Sunday, July 31, 2022

An 1840s Beer Blast

The history of beer drinking in Oshkosh begins in a mist. By the 1840s, beer was flowing like a river into this place. But there’s next to nothing from that period about Oshkoshers getting down to the actual business of drinking beer. There's one notable exception to that silence.

The oldest story I’ve found about beer drinking here takes place in the late 1840s. The author of the tale is William Wallace Wright. He was born in New York in 1819 and came to Oshkosh when he was 18 years old.
William Wright

Wright told his 1840s beer story from the vantage point of 1899 when he was 80 years old. Here it is…

In the spring of 1845, P.V. Wright erected a business house on what is 91 Main street, where he carried a stock of general merchandise and among the stock was some Milwaukee beer. The writer (William Wright) was at one time left in the store while the proprietor was out. Mr. Chauncey King, an old settler that many will remember, was also in the store and asked for a glass of beer, but found the keg empty. A fresh keg must be tapped. That was a business I did not understand, but thought I could do it all right. The faucet and the hammer were procured and the cork was being driven into the keg, when the beer blew out the stopple and shot the writer squarely in the face and eyes. Mr. King clapped his thumb into the vent and stopped the flow of beer, or he would not have had his glass.

We’re a long way from the gas-charged aluminum kegs and stainless-steel beer faucets used today. What Wright and King were engaged with would have looked similar to this…

There’s not much in the way of context in Wright’s tale, so let’s flesh it out some. First, what about this place on Main Street where they were draining those kegs of Milwaukee beer? The store in question was owned by P.V. Wright, William Wright’s brother.
P.V. (Philip Van Renselaer) Wright

P.V. Wright described his place as a shanty where he offered a mix of random goods. He stocked everything from gunpowder to fish, and greased the wheels of commerce with plenty of Milwaukee beer.

From the Oshkosh True Democrat of February 23, 1849.

The store was located at what is now 217 N. Main Street. It was destroyed in May of 1859 by the great fire that wiped out the south end of what was then called Ferry Street. There was a recent gusher there that didn’t end as happily as the beer blast William Wright set off 170 years ago.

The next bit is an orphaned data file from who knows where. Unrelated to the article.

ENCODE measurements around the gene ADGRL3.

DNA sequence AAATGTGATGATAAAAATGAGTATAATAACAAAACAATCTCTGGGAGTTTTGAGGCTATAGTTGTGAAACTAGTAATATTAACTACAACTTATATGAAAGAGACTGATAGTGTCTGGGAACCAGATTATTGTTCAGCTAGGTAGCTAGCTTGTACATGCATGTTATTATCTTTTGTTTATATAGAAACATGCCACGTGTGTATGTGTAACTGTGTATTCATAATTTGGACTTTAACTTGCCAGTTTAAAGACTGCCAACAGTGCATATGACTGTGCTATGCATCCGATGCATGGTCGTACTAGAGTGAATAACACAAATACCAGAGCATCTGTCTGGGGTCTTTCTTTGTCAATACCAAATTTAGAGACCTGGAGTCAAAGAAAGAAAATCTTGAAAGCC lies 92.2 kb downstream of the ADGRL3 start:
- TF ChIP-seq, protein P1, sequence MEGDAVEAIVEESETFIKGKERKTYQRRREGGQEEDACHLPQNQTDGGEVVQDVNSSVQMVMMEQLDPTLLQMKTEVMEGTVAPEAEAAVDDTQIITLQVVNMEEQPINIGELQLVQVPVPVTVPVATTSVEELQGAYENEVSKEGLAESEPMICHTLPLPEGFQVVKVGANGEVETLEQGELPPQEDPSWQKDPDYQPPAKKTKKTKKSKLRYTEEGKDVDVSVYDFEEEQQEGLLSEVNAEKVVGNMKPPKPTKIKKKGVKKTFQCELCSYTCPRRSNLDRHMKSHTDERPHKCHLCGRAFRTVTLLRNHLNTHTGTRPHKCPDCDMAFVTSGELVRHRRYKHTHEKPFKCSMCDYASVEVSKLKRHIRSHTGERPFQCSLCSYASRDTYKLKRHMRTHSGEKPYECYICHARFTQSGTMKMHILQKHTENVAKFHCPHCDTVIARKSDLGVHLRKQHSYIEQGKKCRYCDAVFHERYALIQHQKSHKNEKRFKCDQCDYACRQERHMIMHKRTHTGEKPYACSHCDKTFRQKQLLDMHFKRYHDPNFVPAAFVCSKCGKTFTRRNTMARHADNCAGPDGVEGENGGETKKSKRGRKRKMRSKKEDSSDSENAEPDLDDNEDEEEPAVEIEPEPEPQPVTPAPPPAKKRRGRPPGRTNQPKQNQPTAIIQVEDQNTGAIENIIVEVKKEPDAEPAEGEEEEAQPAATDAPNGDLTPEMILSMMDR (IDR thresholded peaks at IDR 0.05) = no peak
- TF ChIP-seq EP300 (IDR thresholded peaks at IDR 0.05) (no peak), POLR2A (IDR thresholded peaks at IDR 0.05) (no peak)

The former site of P.V. Wright’s store at 217 N. Main Street. The current building’s sprinkler system burst in February leading to catastrophic water damage. The future of the property remains in limbo.

So, when was that fateful glass of beer poured for Chauncey King?

William Wright sandwiches his beer story between events that occurred in 1844 and 1848. It appears, though, that Chauncey King - a boat builder with a shop on Main Street - didn't reach Oshkosh until 1849. That year may be the better bet.

The beer story Wright told was just one of many tales he passed on about the early days of Oshkosh. He knew this place as intimately as anyone ever would. Wright was there to see Oshkosh develop from a frontier outpost into a thriving city. His father, George Wright, was the third white settler here. William was on hand at his father's home near Algoma and Main when in 1839 Oshkosh was given its name following an alcohol-fueled debate.

Wright later made a name for himself as a real estate developer. He came to own and then subdivide most of the land south of Irving Avenue between Jackson and Main streets. His standing was such that Wright was referred to as the "Father of Oshkosh" in some early accounts of the city.

William Wright died in 1903. It's fitting that he would be the source of our first beer story.

William Wright as depicted in the Oshkosh Daily Northwestern of July 7, 1899.

William Wright's beer story, along with many of his other tales of early Oshkosh, can be found in History of Winnebago County published in 1908.

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